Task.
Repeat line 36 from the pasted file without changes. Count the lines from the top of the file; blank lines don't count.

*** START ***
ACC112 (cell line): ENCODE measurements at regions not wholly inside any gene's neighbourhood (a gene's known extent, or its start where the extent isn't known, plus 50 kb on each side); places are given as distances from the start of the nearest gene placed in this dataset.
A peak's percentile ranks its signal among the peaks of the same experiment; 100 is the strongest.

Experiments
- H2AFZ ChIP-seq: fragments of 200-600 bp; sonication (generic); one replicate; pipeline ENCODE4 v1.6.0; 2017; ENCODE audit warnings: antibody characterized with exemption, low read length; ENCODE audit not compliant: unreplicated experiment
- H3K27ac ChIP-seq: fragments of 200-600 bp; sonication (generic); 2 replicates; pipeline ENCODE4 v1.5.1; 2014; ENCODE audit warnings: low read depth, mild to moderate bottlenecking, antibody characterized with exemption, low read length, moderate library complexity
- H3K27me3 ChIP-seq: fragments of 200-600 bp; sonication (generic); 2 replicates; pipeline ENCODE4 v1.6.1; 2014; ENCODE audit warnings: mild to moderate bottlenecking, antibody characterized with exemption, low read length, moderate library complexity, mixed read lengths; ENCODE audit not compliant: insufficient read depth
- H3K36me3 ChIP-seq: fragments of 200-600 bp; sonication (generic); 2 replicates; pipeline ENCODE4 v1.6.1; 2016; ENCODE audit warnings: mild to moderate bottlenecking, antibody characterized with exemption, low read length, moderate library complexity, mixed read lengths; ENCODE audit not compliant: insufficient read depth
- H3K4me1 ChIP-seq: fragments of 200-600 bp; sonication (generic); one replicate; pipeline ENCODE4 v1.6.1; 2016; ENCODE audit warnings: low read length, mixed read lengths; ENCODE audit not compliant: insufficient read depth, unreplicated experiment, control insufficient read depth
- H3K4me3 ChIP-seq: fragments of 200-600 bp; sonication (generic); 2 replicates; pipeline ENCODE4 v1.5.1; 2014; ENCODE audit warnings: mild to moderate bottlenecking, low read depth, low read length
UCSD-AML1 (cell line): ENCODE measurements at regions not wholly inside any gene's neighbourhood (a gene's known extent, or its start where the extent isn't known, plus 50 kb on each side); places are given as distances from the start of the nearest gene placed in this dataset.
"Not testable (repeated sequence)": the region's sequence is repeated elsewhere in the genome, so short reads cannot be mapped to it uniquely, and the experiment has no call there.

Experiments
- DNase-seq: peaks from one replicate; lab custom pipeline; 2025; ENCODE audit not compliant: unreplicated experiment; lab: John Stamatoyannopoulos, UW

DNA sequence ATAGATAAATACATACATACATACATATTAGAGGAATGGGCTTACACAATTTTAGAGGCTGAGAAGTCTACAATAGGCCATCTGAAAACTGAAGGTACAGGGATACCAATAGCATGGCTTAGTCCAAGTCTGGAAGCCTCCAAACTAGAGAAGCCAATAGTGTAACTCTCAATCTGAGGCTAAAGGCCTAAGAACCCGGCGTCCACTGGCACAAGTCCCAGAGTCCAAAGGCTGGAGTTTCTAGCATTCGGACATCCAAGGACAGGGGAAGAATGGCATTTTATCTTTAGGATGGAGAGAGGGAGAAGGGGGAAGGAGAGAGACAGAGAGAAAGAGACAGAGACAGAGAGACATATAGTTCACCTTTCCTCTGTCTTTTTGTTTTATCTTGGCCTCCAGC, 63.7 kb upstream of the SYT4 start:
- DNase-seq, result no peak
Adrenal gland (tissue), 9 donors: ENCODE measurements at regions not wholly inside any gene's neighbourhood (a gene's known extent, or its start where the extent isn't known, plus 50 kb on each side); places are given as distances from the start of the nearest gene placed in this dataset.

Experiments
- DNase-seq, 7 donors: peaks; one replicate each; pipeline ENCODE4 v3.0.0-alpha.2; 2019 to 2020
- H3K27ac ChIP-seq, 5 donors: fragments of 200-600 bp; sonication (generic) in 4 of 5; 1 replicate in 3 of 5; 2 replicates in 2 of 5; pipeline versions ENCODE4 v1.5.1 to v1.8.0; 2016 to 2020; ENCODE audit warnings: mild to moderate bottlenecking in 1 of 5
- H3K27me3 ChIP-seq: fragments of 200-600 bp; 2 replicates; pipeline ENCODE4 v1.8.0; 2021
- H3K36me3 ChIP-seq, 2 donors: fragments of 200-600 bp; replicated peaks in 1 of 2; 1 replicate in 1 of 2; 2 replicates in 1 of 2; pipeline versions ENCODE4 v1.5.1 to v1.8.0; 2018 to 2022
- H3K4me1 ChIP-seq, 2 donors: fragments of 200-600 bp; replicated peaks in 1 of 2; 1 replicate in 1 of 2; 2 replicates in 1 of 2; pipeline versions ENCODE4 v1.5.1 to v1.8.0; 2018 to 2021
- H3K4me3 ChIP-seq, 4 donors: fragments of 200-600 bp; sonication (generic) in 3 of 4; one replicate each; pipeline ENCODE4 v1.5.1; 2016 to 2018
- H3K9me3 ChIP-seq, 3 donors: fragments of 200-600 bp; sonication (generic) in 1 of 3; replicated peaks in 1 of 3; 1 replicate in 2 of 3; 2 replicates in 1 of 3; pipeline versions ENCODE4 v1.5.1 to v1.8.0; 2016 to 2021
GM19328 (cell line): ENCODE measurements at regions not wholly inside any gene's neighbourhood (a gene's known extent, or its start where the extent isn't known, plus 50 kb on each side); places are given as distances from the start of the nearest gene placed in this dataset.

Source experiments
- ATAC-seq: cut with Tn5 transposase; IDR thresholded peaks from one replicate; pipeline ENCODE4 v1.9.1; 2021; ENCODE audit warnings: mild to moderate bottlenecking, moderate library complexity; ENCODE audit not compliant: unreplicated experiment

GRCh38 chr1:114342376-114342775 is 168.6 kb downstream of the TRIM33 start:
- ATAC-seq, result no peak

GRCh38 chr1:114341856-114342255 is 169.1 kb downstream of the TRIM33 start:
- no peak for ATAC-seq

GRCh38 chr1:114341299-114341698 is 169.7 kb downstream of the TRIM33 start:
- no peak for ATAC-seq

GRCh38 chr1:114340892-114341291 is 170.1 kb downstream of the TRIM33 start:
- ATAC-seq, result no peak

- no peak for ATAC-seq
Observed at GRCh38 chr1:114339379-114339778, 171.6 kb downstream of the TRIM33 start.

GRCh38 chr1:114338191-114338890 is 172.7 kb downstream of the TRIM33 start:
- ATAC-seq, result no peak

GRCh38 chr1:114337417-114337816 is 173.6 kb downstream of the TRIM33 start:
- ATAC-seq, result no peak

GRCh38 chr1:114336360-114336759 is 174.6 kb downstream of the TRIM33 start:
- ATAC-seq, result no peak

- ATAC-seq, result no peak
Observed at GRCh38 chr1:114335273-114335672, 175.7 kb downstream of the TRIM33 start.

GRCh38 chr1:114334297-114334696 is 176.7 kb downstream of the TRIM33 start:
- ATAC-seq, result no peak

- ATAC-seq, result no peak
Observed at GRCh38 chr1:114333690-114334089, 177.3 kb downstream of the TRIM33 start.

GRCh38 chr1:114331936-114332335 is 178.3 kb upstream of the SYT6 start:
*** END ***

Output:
- no peak for ATAC-seq